Britain is the most overweight country in Europe — and the overweight are more at risk from the virus, doctors believe. “I was too fat,” Johnson said, about his physique back in April when he was hospitalized with COVID-19, the disease caused by the novel coronavirus.
And so the government ordered that junk food advertising be limited and restaurants and pubs required to post calories for food and drink.
At the same time, Johnson’s government announced that anyone who wanted to eat cheeseburgers (or kale salads) at a restaurant would have the meal subsidized by the taxpayer.
“I don’t want to come off as a kill joy,” said Amelia Lake, professor of public health nutrition at Teesside University said. “But this is mixed messaging.”
Lake said that doubtless the hospitality industry needs help, “but we know that, in general, the food eaten outside of the home is less healthy.”
Wired magazine culture editor Amit Katwala imagined the math of the bill sharing was likely to spark a bonanza of appetizer ordering and unnecessary sides.
In Battersea this past week, three 19-year-old university students were dining at Gourmet Burger Kitchen. Jamie Cundey ordered “The Mighty” — two 6-ounce patties and crispy bacon. His friend James Bulbeck pointed at the meat pile and laughed, “Taxpayer’s money!”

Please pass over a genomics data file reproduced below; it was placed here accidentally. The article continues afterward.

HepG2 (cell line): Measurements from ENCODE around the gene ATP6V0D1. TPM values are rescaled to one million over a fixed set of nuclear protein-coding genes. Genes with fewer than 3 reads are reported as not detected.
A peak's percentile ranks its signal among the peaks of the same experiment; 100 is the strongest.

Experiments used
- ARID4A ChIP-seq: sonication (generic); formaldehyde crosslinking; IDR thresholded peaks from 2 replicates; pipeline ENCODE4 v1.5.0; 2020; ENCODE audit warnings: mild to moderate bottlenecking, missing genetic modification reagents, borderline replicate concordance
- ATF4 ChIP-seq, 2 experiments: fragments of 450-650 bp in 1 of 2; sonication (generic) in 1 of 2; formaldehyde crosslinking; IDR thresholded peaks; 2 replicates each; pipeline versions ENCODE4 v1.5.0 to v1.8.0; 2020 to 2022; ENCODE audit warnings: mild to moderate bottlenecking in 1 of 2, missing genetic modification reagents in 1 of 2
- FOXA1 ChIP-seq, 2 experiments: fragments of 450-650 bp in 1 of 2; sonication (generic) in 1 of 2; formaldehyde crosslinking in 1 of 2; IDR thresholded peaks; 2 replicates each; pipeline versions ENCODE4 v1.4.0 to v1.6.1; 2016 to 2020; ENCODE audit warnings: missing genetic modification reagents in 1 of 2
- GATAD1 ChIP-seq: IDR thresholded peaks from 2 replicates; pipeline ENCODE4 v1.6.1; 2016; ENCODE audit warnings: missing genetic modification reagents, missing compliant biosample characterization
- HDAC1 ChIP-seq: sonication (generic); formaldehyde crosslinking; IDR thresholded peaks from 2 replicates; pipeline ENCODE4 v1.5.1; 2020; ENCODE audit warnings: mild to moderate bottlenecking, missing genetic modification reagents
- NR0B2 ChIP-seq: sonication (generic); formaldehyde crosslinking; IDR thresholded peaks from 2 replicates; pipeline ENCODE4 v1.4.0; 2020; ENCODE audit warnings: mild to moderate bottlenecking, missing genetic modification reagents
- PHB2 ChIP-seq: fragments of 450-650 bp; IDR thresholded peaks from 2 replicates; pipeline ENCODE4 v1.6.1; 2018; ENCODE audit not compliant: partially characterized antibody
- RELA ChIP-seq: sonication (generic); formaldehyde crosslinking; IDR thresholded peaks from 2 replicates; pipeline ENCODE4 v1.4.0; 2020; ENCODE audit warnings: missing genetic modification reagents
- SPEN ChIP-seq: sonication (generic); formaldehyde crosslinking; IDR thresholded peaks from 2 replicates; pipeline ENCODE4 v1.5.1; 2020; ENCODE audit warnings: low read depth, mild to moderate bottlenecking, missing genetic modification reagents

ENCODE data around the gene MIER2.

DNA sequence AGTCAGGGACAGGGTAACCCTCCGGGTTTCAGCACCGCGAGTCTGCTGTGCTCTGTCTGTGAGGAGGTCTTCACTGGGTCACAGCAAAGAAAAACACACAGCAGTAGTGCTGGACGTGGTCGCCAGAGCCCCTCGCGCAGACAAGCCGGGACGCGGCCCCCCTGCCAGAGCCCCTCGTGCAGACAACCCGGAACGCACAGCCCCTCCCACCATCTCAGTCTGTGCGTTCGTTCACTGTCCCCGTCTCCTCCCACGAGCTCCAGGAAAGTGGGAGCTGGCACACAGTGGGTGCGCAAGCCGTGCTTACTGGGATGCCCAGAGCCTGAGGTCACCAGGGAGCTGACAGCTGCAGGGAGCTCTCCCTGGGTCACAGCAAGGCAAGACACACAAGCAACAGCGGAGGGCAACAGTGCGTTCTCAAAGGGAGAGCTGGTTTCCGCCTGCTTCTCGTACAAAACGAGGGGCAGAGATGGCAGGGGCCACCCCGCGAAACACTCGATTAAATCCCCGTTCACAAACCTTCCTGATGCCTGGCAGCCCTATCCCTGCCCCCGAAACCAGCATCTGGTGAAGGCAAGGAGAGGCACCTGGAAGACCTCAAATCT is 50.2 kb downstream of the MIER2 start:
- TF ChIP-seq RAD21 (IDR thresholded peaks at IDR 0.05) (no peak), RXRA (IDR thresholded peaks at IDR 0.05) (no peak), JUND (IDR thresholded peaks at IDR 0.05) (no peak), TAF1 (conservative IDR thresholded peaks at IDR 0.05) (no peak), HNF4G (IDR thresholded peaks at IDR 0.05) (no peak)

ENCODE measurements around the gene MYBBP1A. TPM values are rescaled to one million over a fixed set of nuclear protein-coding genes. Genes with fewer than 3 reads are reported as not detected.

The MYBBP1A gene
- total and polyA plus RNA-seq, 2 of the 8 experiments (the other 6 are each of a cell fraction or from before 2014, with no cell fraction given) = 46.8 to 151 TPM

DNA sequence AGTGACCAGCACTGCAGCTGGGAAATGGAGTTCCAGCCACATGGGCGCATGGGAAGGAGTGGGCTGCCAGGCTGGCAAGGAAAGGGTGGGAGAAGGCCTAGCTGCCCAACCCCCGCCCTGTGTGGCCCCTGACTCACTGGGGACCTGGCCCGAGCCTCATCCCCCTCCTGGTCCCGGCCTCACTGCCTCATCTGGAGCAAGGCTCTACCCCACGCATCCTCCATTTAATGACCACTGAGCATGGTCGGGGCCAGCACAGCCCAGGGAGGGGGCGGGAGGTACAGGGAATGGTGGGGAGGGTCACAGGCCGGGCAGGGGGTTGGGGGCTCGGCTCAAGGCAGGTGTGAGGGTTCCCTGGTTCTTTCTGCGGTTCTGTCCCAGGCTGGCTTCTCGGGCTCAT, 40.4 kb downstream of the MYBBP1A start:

Chiara Ball, who was eating a bacon avocado burger, said the “eat out” program was a good way to help rebuild consumer confidence.
“It’s a chance for people to start again, it’s a good way to get back out there,” she said.
Asked if it was why the trio came out for dinner that night, she said, “Oh no, we just wanted to dine out. Our parents are driving us crazy.”
Nina Skero, chief executive at the Centre for Economics and Business Research, a forecasting think tank, called herself one of the skeptics, thinking that for many diners a small discount for a meal was not going to bring them to the table.
But Skero has been impressed seeing what’s happened at cafes and restaurants in central London. “They’re full,” she said.
More important, Skero said, are the secondary benefits of the program: “getting people into the habit of going out again, riding public transport, walking the streets.”
She added that, at least for people who were not laid off, their savings may have grown during the months of lockdown, and there is pent-up demand to spend.